Housing director angered as HUD rejects key grant

July 27, 1993|By Melody Simmons | Melody Simmons,Staff Writer

A Housing Authority of Baltimore application for a $2.7 million drug-elimination grant was rejected last week by the U.S. Department of Housing and Urban Development because it was "weak" and incomplete, local HUD officials said.

The action has left Daniel P. Henson III, Housing Authority executive director, fuming and charging that the local HUD office "didn't fight for me."

Without a drug-elimination grant for this year, Mr. Henson said, the authority will find it difficult to pay for security at public housing developments, particularly at Flag House Courts in East Baltimore.

At Flag House this summer, the authority has conducted maintenance and security sweeps of the three high-rise buildings under the Extraordinary Comprehensive Housekeeping Operation (ECHO).

Yet HUD officials said the cost of security at Flag House, which is provided by a private firm, was not listed on the grant application signed by Mr. Henson and submitted April 15.

The officials also said that the application did not meet the department's criteria for awarding a grant.

In a July 21 letter to Mr. Henson, Baltimore HUD Deputy Director Larry Hatcher said the application "failed to adequately describe the extent of the drug problem in the developments, lacked evidence of outside involvement by local organizations and government . . . and lacked a self-evaluation process."

Bill Tamburrino, chief of the local HUD public housing division, cited the Housing Authority's recent administrative problems

and "below average ratings" in three previous reviews of drug elimination grants (DEG). One of those low ratings was caused by last year's unauthorized $350,000 purchase of steel security turnstiles for public housing high-rises. The turnstiles are being removed after residents complained.

Mr. Henson defended his agency, saying he tried to amend the application in May to include ECHO security costs of about $60,000 monthly at Flag House but was told that the deadline had passed.

"In this case, they acted like they were real happy to say no, like, 'Ha, ha, ha, you think you're real smart.' I don't need that," he said. "They said the reason was the rules did not allow them to consider it. I'm upset because they did not fight the rules."

Mr. Henson said he plans to appeal. Vivian Potter, a spokeswoman at HUD headquarters in Washington, said yesterday that "anything is appealable."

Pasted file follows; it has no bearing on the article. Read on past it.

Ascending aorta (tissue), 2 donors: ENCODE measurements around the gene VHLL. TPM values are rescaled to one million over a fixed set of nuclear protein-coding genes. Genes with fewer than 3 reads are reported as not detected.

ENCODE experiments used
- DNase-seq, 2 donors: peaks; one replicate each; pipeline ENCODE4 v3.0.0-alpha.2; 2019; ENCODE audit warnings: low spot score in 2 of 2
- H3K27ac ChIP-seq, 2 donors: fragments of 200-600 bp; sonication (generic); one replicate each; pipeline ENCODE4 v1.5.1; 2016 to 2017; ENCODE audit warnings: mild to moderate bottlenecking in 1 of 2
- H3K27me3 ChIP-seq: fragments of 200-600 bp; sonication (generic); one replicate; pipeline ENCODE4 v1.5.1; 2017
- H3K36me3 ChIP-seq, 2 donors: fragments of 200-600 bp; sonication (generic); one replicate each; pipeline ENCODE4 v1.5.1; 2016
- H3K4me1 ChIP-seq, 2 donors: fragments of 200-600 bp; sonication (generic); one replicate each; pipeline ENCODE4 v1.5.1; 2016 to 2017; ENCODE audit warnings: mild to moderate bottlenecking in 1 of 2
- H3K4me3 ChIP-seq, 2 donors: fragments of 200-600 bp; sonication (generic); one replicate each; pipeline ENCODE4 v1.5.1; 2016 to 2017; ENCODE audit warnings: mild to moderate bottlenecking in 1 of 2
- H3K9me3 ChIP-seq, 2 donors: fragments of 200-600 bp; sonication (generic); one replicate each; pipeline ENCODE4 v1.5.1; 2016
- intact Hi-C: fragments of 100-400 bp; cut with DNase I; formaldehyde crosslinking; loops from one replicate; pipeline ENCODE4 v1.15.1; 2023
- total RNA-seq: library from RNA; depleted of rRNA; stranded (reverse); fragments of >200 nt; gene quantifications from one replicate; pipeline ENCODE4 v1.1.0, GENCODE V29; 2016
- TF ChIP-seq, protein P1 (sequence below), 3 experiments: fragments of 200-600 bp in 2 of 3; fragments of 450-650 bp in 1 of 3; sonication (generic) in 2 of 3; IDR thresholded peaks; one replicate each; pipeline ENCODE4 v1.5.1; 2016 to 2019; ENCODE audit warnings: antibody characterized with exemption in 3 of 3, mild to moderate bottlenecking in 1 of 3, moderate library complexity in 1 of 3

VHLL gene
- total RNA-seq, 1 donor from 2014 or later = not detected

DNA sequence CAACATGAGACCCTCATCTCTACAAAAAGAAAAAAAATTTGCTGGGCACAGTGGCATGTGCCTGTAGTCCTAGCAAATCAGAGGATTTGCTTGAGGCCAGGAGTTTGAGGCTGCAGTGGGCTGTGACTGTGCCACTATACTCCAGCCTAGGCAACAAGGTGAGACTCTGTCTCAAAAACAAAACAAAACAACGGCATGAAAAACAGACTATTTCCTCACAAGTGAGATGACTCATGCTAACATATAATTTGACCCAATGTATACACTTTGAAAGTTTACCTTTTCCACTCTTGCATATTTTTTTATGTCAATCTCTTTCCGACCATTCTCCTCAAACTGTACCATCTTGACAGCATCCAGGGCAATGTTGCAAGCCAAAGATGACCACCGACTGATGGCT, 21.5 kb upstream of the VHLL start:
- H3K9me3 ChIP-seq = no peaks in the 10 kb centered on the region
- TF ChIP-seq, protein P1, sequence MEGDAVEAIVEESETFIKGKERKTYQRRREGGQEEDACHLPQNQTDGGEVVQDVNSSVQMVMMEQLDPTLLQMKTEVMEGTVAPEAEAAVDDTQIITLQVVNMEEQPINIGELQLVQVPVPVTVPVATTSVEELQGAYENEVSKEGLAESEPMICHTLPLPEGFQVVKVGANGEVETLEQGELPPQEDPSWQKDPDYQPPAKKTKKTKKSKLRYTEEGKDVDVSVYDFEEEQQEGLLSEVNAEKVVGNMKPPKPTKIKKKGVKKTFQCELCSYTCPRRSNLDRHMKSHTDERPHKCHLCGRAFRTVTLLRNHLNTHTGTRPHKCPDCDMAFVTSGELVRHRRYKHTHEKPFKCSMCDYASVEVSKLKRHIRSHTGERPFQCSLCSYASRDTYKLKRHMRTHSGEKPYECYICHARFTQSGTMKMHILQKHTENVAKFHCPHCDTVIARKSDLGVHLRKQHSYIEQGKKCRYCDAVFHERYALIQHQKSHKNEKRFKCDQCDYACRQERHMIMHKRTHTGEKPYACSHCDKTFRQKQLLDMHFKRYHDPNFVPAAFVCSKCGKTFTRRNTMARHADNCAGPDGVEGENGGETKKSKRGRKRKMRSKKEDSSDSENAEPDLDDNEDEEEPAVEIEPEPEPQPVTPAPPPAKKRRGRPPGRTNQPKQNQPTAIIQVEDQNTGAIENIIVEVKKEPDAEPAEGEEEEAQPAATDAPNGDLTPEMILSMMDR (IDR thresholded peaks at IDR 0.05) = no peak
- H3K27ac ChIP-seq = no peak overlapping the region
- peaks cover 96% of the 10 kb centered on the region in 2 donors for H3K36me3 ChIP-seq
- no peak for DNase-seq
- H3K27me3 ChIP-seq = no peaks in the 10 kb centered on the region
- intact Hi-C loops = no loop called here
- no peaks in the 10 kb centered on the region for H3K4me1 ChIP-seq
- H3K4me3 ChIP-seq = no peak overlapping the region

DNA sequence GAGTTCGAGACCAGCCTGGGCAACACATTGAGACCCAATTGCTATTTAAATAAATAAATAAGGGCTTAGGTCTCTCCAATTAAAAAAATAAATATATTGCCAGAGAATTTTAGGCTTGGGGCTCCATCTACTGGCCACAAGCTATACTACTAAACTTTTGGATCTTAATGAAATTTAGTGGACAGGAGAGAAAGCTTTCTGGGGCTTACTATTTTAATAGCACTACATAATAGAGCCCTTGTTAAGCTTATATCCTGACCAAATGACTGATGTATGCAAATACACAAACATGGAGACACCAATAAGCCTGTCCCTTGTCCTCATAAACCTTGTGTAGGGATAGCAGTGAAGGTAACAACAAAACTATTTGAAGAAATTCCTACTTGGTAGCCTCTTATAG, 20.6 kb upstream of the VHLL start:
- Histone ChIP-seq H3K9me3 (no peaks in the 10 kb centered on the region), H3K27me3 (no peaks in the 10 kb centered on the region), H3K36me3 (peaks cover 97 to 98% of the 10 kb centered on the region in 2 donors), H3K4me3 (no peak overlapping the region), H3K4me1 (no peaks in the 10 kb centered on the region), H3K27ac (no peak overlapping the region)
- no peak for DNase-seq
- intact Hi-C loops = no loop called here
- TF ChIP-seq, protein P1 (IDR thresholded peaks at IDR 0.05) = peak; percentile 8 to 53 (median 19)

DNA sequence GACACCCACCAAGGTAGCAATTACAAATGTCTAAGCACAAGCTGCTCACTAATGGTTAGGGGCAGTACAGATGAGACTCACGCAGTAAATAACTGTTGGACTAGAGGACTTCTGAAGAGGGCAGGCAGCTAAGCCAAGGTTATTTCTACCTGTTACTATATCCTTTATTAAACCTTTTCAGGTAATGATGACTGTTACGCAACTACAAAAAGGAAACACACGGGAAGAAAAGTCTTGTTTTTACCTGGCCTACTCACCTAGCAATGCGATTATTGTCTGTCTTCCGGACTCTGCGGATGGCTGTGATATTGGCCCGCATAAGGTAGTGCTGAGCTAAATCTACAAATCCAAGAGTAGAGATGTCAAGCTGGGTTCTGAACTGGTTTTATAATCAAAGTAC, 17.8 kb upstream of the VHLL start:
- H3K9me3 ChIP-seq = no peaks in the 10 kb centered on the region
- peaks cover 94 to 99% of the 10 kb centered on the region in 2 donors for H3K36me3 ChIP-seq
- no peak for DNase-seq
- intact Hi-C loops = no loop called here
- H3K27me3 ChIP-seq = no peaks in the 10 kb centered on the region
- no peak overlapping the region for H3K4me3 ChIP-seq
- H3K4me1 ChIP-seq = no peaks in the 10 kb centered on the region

Unabyrd Ervin-Jones, a local HUD official, denied Mr. Henson's charge that HUD is working against the Housing Authority.

"We are fighting for and with the Housing Authority," Ms. Ervin-Jones said. "DEG is a competitive process and once the application is submitted, the Housing Authority cannot add information that would improve it. Our hands are tied. It's a federal requirement." Ms. Ervin-Jones said that the Housing Authority's application was so deficient in content that it was "not even close in the scoring process."

"The application was put together in a weak fashion," she said. "For instance, one criteria was to describe the extent of the drug problem, and they did not provide the type of drug market that exists or use statistics to back it up."

Drug elimination grants were established in 1990 to allow housing authorities to develop strategies to fight the drug problem in public housing complexes. The Baltimore Housing Authority received a $2.6 million grant in 1992.

This year, the region that covers Baltimore had $14.9 million in drug-elimination grants to be awarded to housing authorities in Maryland, Pennsylvania, Virginia and West Virginia and Washington, D.C.

Mr. Henson said he hopes his appeal will be heard soon so the Baltimore Housing Authority does not lose its momentum at Flag House. He said that if the authority does not get the grant, he will have "to rob Peter to pay Paul" from his operating funds to continue cleaning up Flag House.

"I've got to figure out ways to cover the costs. I can't cut back on security," Mr. Henson said. "I've made people promises. I don't go back on my promises.

"At the local level, we're doing everything we can to eliminate the human trash and drug dealers, and then we get declined for our next grant because they say we're not doing enough.

"I think that's stupid."

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